Your pottery is made to last for generations and we hope you’ll consider them pieces that you can pass down in the family. It is very durable, but there are a few things you need to know when using, cleaning and storing your pieces. Our pottery is oven, microwave, dishwasher, and of course, food safe, with the exception of some decorative pieces.

When using your pottery to cook you need to ensure that you never shock it. By that we mean that you never want to apply direct heat to it, such as on the stove top. You also never want to take it from one extreme temperature to another, such as sitting a casserole dish that you just removed from the oven onto your granite countertop.

When using it to bake in the oven, do not preheat your oven, but rather start out your filled dish in a cold oven and allow it to come to temperature as the oven heats up. You will simply need to add a few extra minutes to the cook time. You also want to be very careful when broiling and not get it too close. Shocking the pottery can cause it to crack or break into several pieces.

When serving on your pottery be mindful that the bottom surfaces are not glazed and therefore are still a bit rough. We recommend that you use placemats under plates and bowls, coasters under mugs and tumblers, and hot pads or mats under serving pieces. This will help reduce the possibility of scratching your tables and counters.

We recommend hand-washing your pottery, but it is dishwasher safe. If you wash it in the dishwasher, be mindful of how you stack it so that it does not touch or can rattle during the cycle, which could cause it could chip or scratch.

If you notice a chip or crack in you pottery, it is not considered safe to continue using. Chips expose the raw pottery below the glaze. While there is nothing in the clay that will hurt you, the raw pottery is rough and can harbor bacteria from food particles that can be absorbed. The glaze could further chip or flake and you would never want that in your food. Cracks make it very fragile. The crack could easily spread and the pottery could likely break into multiple pieces. If you end up with a piece of pottery that has chipped or cracked, it cannot be repaired but can make a nice display piece if the flaw can be concealed from view.


The Old Mill sits on the banks of the Little Pigeon River, exactly where it was built nearly 200 years ago. As it was the day it was built, the river is the source of energy needed to turn the large stones.

Water powered refers to the source of energy used in the milling process. There is a turbine located in an area under the mill and next to the river, called the pin stock. At the end of the dam, there is a door that’s raised to allow water on the upper side of the dam to flow into that pin stock. As it does, it passes through the turbine and flows back out to the river. That turbine begins to spin from the force of the water passing, allowing it to turn the shafts, gears, and belts that turn the stones. There’s absolutely no electricity needed or used to power the stones. The large water wheel on the front of the building also turns when the millers are grinding, but it operates belts with cups on them called grain elevators. Those elevators carry grains and ground products up to the second and third floors, where gravity brings back down in shafts where it waits for the next step and will finally be hand-bagged.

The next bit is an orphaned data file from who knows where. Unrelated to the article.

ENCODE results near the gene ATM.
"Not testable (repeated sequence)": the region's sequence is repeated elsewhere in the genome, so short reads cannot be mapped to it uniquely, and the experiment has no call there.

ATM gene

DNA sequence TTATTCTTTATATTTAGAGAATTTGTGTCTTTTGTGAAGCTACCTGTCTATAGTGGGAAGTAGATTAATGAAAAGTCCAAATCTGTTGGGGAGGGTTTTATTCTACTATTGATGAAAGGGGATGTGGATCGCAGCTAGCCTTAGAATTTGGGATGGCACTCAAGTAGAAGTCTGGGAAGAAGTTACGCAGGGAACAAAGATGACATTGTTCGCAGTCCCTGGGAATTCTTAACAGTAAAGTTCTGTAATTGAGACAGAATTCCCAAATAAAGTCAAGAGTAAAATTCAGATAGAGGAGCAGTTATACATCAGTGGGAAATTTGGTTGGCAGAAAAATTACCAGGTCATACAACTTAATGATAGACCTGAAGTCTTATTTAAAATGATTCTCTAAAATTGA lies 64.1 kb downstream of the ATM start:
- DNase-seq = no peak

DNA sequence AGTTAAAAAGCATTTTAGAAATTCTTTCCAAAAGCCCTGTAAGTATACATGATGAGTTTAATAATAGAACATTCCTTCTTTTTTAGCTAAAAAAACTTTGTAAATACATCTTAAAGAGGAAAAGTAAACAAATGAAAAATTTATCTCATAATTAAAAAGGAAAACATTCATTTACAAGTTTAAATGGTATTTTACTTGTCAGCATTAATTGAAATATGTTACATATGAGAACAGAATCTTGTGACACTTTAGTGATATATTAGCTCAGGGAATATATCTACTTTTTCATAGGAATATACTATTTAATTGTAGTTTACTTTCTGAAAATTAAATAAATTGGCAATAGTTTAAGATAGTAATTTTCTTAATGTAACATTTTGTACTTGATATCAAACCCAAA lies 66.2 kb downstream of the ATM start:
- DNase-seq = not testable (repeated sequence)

Stone ground means that the grains pass between the large flint granite stones. As they do, they are slowly ground to the coarseness that the miller desires. This slower process means that the grains are never heated, preserving the natural nutritional value of each grain. Our stones lay horizontally and the miller can adjust the grind by raising and lowering the top stone. The more he raises it, the coarser. The more he lowers it, the finer. That’s the difference in grinding grits and cornmeal, respectively.

We do not add any preservatives or pesticides to our products. That makes them more attractive to you, and to bugs and critters. To preserve the freshness, we recommend you store them in airtight containers and keep them in the freezer. The next best place to keep them is in the refrigerator. Any meal or mix can be used right from the freezer or fridge. We do not recommend keeping them at room temperature or exposing them to warm, damp areas, such as a cabinet close to your stove or under the kitchen sink.

All of our cornmeal is unbolted, even if it says self-rising. Unbolted simply means that it is unsifted, so nothing has been removed.

Plain is just that, nothing added. It is great to use in your favorite recipes, breading meats and vegetables for frying, and baking.

Self-rising has the leavening agents already added, so if you are making your heirloom family cornbread, just eliminate any salt, baking powder, and baking soda that it may call for.

Well, we didn’t! We built the Old Mill Restaurant building in 1993, right next to The Old Mill, and opened as The Cornflour Restaurant. A couple of years later The Old Mill and General Store became available for purchase, so we bought it. We had already been using many of the stone ground products from the Mill, but we decided that we would change the name of our restaurant to The Old Mill Restaurant to really tie the two together. In building it, we did use lots of rough-hewn posts and beams and lots of wood, lending the feel of an old mill.

The Old Mill is listed on the National Register of Historic Places and we are honored to preserve it. And we are proud to keep it operational, just as it has been for nearly 200 years.

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